WITH CRAB FESTIVAL — Featured artist melds copper, wood and heritage into quite a catch
Port Angeles coppersmith Clark Mundy shows off a copper crab sculpture that will be featured at this year’s Dungeness Crab & Seafood Festival. Mundy also created the facade of the Feiro Marine Life Center, shown behind him. -- Photo by Keith Thorpe/Peninsula Daily News
By Arwyn Rice
Peninsula Daily News
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Mundy, the featured artist at the 2013 Dungeness Crab & Seafood Festival, which begins today in the City Pier area, has been an artist for 60 years, but it was only in the past 10 years that he discovered the melding of copper, wood and Northwest native cultural heritage, he said Thursday.
“I was fishing with Al Charles Jr. and Darrell Charles Jr. [members of the Lower Elwha Klallam tribe] when we looked at the salmon and wondered what they would look like in copper,” Mundy said.
“The first one turned out great,” he said, adding that the salmon are the most popular of his sculptures, having sold “thousands” of them.
Mundy's sculptures are familiar to many Clallam County residents and visitors.
They include salmon swimming upstream in the Lower Elwha Klallam Heritage Center at 401 E. First St., a giant Pacific octopus and sea life over the entrance to the Feiro Marine Life Center and a tree and copper fish sculpture inside the center on City Pier, and the round copper faces on a Jamestown S'Klallam administrative building on the south side of U.S. Highway 101.
The Crab Fest committee selected Mundy as the celebration's first “featured artist,” in what is planned to be an annual tradition.
“He is one of the best artists there is,” said Scott Nagel, festival director.
A T-shirt inspired by Mundy's “Welcoming Crab” — pincers raised in a traditional Klallam greeting — will be sold at the festival.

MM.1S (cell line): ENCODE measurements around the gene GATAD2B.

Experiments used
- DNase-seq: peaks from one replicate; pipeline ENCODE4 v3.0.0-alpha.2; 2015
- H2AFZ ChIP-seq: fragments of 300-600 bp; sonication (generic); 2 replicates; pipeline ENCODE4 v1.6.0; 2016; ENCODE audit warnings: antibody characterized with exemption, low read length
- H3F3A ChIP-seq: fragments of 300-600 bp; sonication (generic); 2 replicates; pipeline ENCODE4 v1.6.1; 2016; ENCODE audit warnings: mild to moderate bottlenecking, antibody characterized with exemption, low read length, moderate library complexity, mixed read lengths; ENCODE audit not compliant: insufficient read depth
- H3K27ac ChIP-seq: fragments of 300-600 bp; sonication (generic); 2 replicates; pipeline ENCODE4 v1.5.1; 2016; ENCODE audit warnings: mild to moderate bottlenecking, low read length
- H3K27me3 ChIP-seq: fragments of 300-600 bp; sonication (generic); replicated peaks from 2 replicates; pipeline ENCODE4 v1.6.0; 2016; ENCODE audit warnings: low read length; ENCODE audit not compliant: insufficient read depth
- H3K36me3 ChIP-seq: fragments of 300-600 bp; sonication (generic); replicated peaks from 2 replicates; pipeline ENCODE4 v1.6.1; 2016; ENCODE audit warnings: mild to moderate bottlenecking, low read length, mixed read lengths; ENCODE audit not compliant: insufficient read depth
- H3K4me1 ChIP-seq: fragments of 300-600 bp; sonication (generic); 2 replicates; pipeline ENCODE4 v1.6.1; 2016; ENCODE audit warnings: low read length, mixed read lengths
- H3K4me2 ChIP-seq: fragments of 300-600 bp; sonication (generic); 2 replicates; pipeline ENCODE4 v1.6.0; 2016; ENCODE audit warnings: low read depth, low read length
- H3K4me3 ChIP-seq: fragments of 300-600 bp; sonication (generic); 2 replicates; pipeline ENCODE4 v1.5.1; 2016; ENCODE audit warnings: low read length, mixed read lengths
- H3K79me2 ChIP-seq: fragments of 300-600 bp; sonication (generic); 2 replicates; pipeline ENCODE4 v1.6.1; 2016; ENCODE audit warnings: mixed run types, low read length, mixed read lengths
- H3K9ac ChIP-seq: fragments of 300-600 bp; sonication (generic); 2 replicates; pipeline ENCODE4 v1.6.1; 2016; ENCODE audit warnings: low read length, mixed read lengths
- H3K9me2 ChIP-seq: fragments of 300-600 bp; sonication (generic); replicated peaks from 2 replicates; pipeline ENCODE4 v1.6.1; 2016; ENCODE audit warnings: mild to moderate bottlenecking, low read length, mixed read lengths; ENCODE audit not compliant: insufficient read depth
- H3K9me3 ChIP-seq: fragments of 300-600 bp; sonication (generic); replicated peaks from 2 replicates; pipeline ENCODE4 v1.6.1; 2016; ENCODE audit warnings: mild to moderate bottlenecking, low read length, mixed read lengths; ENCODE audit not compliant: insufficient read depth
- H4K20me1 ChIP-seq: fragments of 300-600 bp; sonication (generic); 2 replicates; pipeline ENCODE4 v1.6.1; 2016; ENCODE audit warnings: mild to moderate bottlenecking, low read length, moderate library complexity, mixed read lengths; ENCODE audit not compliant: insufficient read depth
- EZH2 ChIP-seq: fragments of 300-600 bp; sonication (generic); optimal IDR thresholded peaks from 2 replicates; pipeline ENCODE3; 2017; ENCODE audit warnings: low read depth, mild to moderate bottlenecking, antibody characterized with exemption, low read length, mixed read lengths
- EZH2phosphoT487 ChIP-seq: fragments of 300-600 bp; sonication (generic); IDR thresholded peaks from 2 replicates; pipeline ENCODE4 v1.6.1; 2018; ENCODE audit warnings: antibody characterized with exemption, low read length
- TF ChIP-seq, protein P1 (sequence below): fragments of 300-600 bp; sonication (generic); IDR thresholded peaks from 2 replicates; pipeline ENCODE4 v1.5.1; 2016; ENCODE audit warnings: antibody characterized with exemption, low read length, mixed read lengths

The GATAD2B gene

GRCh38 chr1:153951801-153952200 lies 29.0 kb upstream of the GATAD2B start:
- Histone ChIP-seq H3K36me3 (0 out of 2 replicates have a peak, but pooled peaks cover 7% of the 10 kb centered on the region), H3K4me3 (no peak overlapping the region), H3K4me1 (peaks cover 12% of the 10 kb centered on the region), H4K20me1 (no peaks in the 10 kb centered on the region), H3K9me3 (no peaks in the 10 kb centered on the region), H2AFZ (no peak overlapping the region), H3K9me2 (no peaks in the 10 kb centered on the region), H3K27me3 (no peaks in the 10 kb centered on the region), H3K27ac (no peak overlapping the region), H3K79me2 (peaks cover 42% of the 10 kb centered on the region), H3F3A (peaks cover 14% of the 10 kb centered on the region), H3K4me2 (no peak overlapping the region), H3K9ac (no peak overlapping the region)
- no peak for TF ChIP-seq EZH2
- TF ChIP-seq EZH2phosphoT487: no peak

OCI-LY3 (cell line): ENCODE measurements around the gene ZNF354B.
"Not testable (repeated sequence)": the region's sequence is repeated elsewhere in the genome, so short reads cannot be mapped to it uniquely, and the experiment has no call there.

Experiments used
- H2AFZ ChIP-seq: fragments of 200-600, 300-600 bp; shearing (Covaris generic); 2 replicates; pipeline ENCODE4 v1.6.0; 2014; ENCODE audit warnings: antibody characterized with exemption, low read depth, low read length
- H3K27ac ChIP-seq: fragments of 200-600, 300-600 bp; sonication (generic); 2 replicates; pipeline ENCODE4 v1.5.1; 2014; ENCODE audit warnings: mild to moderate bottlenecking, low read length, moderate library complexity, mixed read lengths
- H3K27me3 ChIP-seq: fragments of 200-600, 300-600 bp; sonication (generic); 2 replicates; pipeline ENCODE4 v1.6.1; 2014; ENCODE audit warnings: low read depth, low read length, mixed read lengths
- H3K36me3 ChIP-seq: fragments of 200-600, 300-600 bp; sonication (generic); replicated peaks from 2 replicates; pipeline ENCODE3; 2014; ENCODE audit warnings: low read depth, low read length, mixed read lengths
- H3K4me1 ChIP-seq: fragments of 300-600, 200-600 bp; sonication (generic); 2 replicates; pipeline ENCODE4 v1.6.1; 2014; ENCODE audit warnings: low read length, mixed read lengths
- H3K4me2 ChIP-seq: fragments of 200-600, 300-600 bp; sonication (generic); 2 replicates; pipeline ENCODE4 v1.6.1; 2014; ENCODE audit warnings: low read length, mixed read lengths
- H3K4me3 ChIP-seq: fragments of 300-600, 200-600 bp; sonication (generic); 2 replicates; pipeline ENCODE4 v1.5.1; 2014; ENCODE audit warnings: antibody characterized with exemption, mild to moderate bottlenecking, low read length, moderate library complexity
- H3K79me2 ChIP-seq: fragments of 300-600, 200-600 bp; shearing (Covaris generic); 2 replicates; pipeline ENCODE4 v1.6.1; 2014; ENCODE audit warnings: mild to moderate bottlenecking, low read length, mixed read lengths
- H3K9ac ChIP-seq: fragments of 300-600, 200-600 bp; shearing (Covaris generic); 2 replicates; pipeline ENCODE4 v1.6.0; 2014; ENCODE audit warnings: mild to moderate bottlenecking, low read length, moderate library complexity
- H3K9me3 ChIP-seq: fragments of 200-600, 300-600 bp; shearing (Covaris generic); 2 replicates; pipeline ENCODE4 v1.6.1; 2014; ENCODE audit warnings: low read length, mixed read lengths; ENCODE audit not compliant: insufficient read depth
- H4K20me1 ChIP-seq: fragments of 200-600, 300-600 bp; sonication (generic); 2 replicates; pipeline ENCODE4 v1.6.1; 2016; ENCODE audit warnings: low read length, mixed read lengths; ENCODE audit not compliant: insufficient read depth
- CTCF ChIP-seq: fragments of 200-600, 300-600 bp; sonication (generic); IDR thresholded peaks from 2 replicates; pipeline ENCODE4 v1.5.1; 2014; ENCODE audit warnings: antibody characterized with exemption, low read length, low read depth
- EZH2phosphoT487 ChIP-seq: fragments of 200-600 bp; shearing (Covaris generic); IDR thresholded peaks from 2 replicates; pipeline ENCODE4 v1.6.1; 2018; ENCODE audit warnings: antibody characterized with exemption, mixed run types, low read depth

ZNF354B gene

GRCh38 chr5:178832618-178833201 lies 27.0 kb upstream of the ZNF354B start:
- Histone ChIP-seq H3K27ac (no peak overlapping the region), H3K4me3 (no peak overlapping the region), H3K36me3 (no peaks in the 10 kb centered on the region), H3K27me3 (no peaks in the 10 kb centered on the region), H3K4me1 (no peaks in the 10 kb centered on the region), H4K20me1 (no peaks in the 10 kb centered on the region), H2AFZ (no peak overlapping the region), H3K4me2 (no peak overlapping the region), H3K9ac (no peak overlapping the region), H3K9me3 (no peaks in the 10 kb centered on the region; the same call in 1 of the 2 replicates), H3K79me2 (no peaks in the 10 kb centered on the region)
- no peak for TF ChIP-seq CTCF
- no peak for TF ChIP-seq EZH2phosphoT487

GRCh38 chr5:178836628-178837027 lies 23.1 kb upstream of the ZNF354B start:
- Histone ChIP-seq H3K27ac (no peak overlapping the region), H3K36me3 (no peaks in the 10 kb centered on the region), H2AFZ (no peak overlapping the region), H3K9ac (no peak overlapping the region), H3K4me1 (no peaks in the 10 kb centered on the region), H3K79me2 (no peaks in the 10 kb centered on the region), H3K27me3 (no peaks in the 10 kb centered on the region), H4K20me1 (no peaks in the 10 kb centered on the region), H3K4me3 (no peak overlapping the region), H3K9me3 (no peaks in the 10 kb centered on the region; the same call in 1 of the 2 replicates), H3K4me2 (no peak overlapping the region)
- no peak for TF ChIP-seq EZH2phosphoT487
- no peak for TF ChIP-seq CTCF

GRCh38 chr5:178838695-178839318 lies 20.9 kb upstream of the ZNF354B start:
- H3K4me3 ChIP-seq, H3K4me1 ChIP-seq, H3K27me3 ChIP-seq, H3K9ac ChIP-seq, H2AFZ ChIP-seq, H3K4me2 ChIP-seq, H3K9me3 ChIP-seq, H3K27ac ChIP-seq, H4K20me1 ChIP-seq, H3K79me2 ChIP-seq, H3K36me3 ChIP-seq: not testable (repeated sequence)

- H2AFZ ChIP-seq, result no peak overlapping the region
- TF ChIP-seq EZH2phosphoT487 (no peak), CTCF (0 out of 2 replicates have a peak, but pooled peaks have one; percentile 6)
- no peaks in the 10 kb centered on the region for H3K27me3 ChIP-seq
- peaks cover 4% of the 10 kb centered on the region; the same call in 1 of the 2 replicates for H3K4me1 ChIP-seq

The original “Welcoming Crab,” one of Mundy's copper crabs with an added mask on its back, is on display near the gift shop at 7 Cedars Casino.
Future featured artists will be selected according to their importance to the cultural scene, seafaring and other local traditions, Nagel said.
Having grown up in Forks, though now a Port Angeles resident, Mundy said there is a certain connection that simply happens while living among the Quileute, Makah and Klallam people.
“You can't grow up here and not become part of their culture, too,” he said.
Copper seemed to be a natural medium to combine with traditional native people's traditions and art, he said, because it was commonly used by the tribes before the first European contact.
Chunks of natural copper could be found along the banks of rivers and streams, he said, and the tribes made use of it in their art.
It's very soft and easy to work with, another reason Mundy said he likes to work with the material.
Many of his sculptures are created on commission.
“I only do two shows a year,” Mundy said.
Mundy expected to have several of the copper crab and salmon available for sale at his booth near the eastern windows of the Feiro center, as well as copper crab jewelry.
Like live crab, the copper crab's bright colors are the result of cooking — but with a torch, Mundy said.
Reporter Arwyn Rice can be reached at 360-452-2345, ext. 5070, or at firstname.lastname@example.org.
Last modified: October 10. 2013 8:18PM